We can’t quite figure out if this was a cruel prank or not, but the Hong Kong Fire Services Department dashed the hopes of thousands of fans of their mascot “Anyone” by announcing that the faceless blue do-gooder would be performing live.
A post on the service’s Facebook page published in the early hours of this morning tells fans to click the link below for more information about the “Just Shock It” tour.
The link redirects users to a YouTube video featuring three men dressed as Anyone performing a song about how great Anyone is and how easy it is to use fire extinguishers and AEDs.
Then, after whipping viewers into a frenzy of excitement at the prospect of an Anyone tour, the video cruelly ends with the trio making the “finger heart” sign at the camera and saying, “Happy April Fool’s Day!”
The video is a nod to a scene from Stephen Chow’s 2001 kung fu comedy Shaolin Soccer, in which Chow — playing a monk on a mission to bring Shaolin kung fu to the masses — convinces his bar employee brother to perform a duet singing the praises of Shaolin kung fu.
The Fire Department wasn’t the only emergency service to get into the April Fool’s Day spirit — though they may have been the only ones to actually understand it.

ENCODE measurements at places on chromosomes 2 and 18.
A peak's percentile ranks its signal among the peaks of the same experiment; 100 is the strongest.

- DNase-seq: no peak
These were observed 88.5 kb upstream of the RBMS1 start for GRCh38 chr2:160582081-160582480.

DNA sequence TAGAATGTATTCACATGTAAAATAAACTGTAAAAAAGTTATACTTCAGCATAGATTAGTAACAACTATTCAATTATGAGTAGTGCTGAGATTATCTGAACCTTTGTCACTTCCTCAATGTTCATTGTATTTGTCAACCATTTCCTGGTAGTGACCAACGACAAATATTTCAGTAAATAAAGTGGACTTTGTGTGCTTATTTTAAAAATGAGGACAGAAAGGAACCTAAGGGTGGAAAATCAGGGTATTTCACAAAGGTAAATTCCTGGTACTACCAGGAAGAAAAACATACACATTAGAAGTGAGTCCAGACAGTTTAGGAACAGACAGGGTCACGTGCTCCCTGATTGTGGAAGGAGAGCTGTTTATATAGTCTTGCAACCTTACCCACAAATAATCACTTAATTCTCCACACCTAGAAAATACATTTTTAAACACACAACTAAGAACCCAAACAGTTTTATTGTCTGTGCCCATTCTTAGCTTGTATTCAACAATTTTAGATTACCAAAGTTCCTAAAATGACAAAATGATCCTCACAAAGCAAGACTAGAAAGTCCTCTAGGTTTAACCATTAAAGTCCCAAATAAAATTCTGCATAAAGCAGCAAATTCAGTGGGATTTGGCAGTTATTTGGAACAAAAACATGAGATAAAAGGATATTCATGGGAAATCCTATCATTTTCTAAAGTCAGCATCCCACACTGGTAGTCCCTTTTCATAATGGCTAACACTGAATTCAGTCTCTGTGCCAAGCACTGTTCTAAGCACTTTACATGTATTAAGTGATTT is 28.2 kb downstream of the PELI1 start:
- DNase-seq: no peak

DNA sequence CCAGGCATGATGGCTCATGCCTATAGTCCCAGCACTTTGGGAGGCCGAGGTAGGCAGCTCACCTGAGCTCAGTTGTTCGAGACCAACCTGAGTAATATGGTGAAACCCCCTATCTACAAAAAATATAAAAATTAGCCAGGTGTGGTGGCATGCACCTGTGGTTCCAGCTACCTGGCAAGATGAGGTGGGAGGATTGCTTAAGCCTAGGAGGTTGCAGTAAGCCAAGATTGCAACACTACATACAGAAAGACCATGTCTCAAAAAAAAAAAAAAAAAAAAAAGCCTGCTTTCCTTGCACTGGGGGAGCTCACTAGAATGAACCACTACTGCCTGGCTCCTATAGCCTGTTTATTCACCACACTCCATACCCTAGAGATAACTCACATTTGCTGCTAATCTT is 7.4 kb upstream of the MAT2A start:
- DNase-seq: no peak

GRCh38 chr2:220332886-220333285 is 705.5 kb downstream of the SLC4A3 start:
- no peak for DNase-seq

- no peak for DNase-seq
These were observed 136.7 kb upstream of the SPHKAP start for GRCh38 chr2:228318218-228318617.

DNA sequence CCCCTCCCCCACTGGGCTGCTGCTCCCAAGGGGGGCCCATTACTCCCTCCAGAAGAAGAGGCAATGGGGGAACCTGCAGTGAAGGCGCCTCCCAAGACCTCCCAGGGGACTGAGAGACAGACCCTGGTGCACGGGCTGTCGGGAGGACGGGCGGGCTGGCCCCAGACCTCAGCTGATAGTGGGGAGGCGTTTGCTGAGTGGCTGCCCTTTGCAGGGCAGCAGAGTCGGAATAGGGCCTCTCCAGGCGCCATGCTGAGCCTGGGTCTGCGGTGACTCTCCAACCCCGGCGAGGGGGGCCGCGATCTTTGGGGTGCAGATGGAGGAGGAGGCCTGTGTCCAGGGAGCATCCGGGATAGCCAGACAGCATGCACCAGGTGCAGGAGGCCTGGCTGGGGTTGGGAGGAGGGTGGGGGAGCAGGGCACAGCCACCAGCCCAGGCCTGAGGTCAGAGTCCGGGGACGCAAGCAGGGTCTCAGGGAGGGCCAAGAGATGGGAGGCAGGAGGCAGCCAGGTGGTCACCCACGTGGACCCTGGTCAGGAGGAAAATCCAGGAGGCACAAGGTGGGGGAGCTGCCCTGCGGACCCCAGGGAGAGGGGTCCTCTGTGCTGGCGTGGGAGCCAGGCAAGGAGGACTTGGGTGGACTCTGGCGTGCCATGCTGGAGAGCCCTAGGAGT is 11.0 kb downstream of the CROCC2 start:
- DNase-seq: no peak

Not to be outdone, the Police Force also put out an April Fool’s message, albeit one that was less of a prank and more of a PSA about not being scammed.
In the video, an unsuspecting victim receives an audio message from a man claiming to be Cantopop superstar and actor Leon Lai, who says he has been held against his will by a rich woman from the mainland who wants him to film a TV drama.
“Leon Lai” is asking for my help? What should I do? Wait ! Let’s take a look at real Leon Lai’s advice first ! pic.twitter.com/cr81p46opB
— Hong Kong Police Force (@hkpoliceforce) April 1, 2019
In the audio message, “Lai” pleads for the victim to send ransom money so that he can return to the SAR in time to attend the Hong Kong Film Awards.
After receiving the money, the purported Lai — revealed in fact to be a pair of schlubby scammers — block the starstruck victim, and move on to their next: a man that “looks like Andy Lau.”
The man, of course, turns out to be the real Lai, who hangs up and says, “They’re pretending to be me to scam people,” before musing aloud, “When did I win an award?”
(For those of you who missed the joke, Lai has been nominated for best actor at the Hong Kong Film Awards three times, but has never won.)